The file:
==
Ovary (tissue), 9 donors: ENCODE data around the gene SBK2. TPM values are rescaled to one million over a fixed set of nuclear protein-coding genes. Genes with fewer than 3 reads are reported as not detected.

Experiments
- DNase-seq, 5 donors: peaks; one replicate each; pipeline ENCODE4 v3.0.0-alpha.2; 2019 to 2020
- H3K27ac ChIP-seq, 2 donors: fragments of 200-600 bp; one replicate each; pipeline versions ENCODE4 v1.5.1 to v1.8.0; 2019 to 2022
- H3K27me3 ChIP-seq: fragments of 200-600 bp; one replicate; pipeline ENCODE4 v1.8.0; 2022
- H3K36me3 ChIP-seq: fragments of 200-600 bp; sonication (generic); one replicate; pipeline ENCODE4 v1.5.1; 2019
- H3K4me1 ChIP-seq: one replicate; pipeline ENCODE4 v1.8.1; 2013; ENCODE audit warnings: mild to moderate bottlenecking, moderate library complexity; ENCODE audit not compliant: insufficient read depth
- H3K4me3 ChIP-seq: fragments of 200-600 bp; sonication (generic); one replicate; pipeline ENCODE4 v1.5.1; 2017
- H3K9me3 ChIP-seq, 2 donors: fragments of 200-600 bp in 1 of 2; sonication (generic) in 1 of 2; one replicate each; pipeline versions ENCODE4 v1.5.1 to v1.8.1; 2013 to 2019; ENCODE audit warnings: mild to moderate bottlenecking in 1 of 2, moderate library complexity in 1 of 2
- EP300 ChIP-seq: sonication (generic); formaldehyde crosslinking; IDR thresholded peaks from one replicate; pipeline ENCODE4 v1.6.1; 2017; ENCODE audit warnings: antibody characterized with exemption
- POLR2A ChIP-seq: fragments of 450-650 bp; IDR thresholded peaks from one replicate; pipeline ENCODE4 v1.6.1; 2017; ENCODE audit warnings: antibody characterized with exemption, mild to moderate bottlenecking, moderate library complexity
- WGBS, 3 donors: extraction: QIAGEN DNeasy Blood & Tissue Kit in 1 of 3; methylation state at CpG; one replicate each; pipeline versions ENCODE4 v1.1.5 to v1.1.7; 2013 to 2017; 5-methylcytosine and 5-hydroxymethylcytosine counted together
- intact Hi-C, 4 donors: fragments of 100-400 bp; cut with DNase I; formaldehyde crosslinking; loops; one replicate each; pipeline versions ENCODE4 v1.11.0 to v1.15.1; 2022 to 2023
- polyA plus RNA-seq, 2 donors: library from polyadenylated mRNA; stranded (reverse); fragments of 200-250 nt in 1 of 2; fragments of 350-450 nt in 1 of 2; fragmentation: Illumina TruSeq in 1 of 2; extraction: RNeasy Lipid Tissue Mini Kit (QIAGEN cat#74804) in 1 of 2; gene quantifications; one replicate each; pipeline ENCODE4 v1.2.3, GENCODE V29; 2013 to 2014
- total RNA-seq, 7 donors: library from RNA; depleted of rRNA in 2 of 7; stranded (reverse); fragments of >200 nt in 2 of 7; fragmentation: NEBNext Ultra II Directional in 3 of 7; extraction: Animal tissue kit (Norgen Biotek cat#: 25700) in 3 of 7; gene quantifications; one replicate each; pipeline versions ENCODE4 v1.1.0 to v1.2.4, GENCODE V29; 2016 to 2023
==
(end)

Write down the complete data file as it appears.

Ovary (tissue), 9 donors: ENCODE data around the gene SBK2. TPM values are rescaled to one million over a fixed set of nuclear protein-coding genes. Genes with fewer than 3 reads are reported as not detected.

Experiments
- DNase-seq, 5 donors: peaks; one replicate each; pipeline ENCODE4 v3.0.0-alpha.2; 2019 to 2020
- H3K27ac ChIP-seq, 2 donors: fragments of 200-600 bp; one replicate each; pipeline versions ENCODE4 v1.5.1 to v1.8.0; 2019 to 2022
- H3K27me3 ChIP-seq: fragments of 200-600 bp; one replicate; pipeline ENCODE4 v1.8.0; 2022
- H3K36me3 ChIP-seq: fragments of 200-600 bp; sonication (generic); one replicate; pipeline ENCODE4 v1.5.1; 2019
- H3K4me1 ChIP-seq: one replicate; pipeline ENCODE4 v1.8.1; 2013; ENCODE audit warnings: mild to moderate bottlenecking, moderate library complexity; ENCODE audit not compliant: insufficient read depth
- H3K4me3 ChIP-seq: fragments of 200-600 bp; sonication (generic); one replicate; pipeline ENCODE4 v1.5.1; 2017
- H3K9me3 ChIP-seq, 2 donors: fragments of 200-600 bp in 1 of 2; sonication (generic) in 1 of 2; one replicate each; pipeline versions ENCODE4 v1.5.1 to v1.8.1; 2013 to 2019; ENCODE audit warnings: mild to moderate bottlenecking in 1 of 2, moderate library complexity in 1 of 2
- EP300 ChIP-seq: sonication (generic); formaldehyde crosslinking; IDR thresholded peaks from one replicate; pipeline ENCODE4 v1.6.1; 2017; ENCODE audit warnings: antibody characterized with exemption
- POLR2A ChIP-seq: fragments of 450-650 bp; IDR thresholded peaks from one replicate; pipeline ENCODE4 v1.6.1; 2017; ENCODE audit warnings: antibody characterized with exemption, mild to moderate bottlenecking, moderate library complexity
- WGBS, 3 donors: extraction: QIAGEN DNeasy Blood & Tissue Kit in 1 of 3; methylation state at CpG; one replicate each; pipeline versions ENCODE4 v1.1.5 to v1.1.7; 2013 to 2017; 5-methylcytosine and 5-hydroxymethylcytosine counted together
- intact Hi-C, 4 donors: fragments of 100-400 bp; cut with DNase I; formaldehyde crosslinking; loops; one replicate each; pipeline versions ENCODE4 v1.11.0 to v1.15.1; 2022 to 2023
- polyA plus RNA-seq, 2 donors: library from polyadenylated mRNA; stranded (reverse); fragments of 200-250 nt in 1 of 2; fragments of 350-450 nt in 1 of 2; fragmentation: Illumina TruSeq in 1 of 2; extraction: RNeasy Lipid Tissue Mini Kit (QIAGEN cat#74804) in 1 of 2; gene quantifications; one replicate each; pipeline ENCODE4 v1.2.3, GENCODE V29; 2013 to 2014
- total RNA-seq, 7 donors: library from RNA; depleted of rRNA in 2 of 7; stranded (reverse); fragments of >200 nt in 2 of 7; fragmentation: NEBNext Ultra II Directional in 3 of 7; extraction: Animal tissue kit (Norgen Biotek cat#: 25700) in 3 of 7; gene quantifications; one replicate each; pipeline versions ENCODE4 v1.1.0 to v1.2.4, GENCODE V29; 2016 to 2023